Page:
Bots are a well-known scourge on Twitter and Facebook, but they’re also a problem on email lists. Even bots that aren’t explicitly trying to compromise your systems represent a serious risk, as they can inflate performance numbers, muddy targeting efforts, and lead brands to make tactical or strategic changes that serve bots rather than human subscribers.
Let’s explore the 3 forms email click bots come in, with each requiring its own potential remedies:
Beneficial email click bots
There are helpful and positive contributor click bots. For example, some email click bots scan every link for malware before passing the email along to the intended recipient.
Thankfully, most beneficial bots come from security companies like Barracuda and McAfee and clearly announce themselves. This allows the vast majority of email service providers to automatically filter these bot-related clicks so they don’t affect marketer’s results.
Most of the bots that don’t identify themselves fall into one of the two remaining email click bot categories.
Malicious email click bots
Some bots are harmful by design. They’re created to explore, discover, and exploit vulnerabilities. For example, Spamhaus blocklisted many well-known, popular brands in 2016 because malicious bots entered the email addresses of tons of unwilling people into the brands’ open email signup forms. As a result, brands flooded those people’s inboxes with emails.
In a recent Oracle Modern Marketing Blog article, Daniel Deneweth, Head of Email Deliverability Services at Oracle CX Marketing Consulting, recommended that companies do the following to protect themselves from malicious bot attacks:
- Adding CAPTCHA to all web-based email signup forms.
- Adding a hidden form field to all web-based signup forms.
- Adopting a double opt-in permission standard, where appropriate.
- Tracking each subscriber acquisition source closely.
- Implementing an alert system for spikes in the number of signups coming through any one subscriber acquisition source.
- Creating a “new registrant, non-responder” rule.
- Applying segmentation criteria to limit the number of emails you send to unengaged subscribers.
The next email click bots fall into a category that lies between beneficial and malicious.
Exploitive email click bots
These bots can be unintentionally harmful. These email click bots are created by competitive intelligence services and similar businesses that use the bots to collect data that’s then sold.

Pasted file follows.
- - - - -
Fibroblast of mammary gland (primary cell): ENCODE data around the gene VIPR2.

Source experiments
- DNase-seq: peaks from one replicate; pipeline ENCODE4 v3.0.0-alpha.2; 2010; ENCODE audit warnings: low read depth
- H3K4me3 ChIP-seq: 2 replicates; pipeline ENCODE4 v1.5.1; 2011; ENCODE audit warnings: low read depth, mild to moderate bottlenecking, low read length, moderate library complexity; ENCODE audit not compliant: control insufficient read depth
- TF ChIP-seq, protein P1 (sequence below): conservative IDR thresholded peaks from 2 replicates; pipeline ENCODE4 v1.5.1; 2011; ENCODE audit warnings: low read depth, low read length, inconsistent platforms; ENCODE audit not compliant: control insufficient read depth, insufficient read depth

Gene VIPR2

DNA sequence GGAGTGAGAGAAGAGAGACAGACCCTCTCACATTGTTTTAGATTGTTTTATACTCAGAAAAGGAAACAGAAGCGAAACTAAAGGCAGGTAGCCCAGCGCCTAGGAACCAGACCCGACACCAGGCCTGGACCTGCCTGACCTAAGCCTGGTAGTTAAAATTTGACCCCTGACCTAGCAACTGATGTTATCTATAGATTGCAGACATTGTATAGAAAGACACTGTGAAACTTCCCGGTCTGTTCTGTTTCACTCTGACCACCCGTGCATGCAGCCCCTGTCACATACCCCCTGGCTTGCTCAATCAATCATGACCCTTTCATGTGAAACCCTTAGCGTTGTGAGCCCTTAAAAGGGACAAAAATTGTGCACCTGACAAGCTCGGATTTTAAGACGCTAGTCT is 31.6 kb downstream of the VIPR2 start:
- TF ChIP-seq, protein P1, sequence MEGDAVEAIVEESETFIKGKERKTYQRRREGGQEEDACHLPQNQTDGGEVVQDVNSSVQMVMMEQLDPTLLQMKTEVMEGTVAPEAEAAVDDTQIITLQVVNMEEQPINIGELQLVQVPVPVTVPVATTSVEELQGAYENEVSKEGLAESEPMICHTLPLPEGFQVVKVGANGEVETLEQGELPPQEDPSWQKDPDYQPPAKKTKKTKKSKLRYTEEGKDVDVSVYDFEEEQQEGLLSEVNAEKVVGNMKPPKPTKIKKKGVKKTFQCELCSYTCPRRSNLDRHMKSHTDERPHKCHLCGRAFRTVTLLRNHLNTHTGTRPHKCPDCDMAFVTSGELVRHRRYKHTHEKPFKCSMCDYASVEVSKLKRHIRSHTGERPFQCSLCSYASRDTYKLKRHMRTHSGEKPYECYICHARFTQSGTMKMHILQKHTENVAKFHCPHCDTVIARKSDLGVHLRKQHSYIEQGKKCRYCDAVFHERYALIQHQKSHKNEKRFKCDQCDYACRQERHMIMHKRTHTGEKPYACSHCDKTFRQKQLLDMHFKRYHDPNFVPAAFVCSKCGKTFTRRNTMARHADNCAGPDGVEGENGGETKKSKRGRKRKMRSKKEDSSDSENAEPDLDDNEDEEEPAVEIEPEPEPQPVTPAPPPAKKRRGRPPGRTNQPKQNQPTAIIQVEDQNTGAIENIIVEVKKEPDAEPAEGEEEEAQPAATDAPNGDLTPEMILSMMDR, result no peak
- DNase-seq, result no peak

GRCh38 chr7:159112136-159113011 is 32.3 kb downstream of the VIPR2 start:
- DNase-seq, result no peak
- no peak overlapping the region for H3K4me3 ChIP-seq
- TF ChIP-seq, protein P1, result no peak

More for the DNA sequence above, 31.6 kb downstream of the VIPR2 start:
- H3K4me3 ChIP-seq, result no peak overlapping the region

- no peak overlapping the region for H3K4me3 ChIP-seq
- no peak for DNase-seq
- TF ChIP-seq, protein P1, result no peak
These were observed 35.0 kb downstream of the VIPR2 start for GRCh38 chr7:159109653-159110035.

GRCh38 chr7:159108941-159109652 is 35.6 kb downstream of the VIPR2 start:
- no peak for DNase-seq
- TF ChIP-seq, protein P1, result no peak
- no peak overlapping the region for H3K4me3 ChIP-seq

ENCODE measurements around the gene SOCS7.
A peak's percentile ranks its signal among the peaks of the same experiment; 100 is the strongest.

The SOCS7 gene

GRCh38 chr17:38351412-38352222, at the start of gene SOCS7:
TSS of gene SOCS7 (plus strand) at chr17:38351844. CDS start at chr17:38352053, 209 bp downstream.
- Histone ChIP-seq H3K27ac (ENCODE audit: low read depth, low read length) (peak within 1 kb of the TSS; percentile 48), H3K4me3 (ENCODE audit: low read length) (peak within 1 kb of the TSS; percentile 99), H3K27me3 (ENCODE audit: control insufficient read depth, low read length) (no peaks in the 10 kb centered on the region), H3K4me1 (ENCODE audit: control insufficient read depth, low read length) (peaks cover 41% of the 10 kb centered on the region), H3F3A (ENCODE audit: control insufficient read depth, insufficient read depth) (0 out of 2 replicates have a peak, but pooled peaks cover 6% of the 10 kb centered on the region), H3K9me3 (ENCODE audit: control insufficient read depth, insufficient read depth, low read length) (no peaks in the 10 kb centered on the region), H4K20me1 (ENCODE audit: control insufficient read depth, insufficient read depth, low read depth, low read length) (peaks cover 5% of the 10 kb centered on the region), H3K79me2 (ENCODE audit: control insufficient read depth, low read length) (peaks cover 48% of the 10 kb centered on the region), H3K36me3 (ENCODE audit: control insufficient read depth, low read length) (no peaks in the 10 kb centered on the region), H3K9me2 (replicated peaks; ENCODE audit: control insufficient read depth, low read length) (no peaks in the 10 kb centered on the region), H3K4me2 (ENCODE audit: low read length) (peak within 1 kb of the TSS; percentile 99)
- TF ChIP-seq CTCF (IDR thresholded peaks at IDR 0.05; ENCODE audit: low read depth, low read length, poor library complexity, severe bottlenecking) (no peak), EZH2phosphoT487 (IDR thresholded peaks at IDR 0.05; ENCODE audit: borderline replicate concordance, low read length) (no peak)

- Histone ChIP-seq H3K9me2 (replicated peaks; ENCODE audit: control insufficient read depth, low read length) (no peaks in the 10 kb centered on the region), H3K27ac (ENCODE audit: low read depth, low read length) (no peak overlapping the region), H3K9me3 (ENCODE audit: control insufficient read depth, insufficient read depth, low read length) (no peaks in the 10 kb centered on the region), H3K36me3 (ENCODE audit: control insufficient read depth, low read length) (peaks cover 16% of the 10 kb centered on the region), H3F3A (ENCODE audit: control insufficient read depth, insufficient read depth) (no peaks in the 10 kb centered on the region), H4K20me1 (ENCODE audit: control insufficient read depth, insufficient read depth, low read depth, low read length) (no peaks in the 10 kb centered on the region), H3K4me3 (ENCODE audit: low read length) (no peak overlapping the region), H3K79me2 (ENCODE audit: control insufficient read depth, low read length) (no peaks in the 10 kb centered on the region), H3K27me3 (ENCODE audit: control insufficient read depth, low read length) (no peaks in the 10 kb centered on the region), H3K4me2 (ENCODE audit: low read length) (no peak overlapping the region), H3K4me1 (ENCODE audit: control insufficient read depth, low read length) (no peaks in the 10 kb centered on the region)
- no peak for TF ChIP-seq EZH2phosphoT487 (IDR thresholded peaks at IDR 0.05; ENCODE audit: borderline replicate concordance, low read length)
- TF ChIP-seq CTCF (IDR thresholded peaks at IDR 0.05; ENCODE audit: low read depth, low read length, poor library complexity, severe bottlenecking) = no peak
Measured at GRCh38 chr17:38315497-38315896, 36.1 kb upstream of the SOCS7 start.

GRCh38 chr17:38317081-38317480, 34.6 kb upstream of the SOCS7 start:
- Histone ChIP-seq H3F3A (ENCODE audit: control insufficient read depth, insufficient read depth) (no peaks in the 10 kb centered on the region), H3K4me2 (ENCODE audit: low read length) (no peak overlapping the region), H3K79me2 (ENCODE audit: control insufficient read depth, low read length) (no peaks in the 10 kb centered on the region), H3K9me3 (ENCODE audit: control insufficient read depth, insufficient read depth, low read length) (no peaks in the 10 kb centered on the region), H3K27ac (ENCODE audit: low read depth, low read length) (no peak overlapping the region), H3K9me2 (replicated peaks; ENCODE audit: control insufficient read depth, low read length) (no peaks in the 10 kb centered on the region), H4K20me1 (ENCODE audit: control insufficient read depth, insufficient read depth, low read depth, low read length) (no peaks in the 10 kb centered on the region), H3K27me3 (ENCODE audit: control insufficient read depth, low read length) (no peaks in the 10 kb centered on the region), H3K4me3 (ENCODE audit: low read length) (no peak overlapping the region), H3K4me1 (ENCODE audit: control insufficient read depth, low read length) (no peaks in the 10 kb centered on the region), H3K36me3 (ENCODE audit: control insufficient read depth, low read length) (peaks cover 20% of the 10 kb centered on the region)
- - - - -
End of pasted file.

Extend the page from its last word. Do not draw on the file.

As mentioned earlier, exploitive email click bots mess up your email performance data and targeting, and lead you to make poor strategic decisions. If you don’t have many bots on your list, shifting your reporting to use unique opens and clicks can reduce the bots’ ability to materially impact content-performance metrics.
However, if bots are affecting even your unique metrics significantly, then you’ll likely need to do more. In addition to the protections listed above, smart brands periodically screen their email database for suspicious behaviors and patterns related to frequency, timing, sequence, source, and more—and then remove those addresses from their reporting, if not from their list entirely.
Since coupon codes are a favorite target of bots, according to DataDome, moving to unique coupon codes tied to individual subscribers will help reduce coupon abuse and discourages bots.
Exploitive email click bots are a growing, under-the-radar problem, said Heather Goff, Strategic Director of Email Deliverability Services at Oracle CX Marketing Consulting, in that same Oracle Modern Marketing Blog article. “In one case, we had a retailer with transactional email behavior from 7,000 recipients that could not have been organic human behavior,” she said. “It’s likely that lots of brands have no idea this is going on if they aren’t looking closely enough.”
For a deeper dive, check out The Next Evolution in Email Click Bots: Exploitive Bots Pretending to Be Engaged Subscribers on Oracle’s Modern Marketing Blog.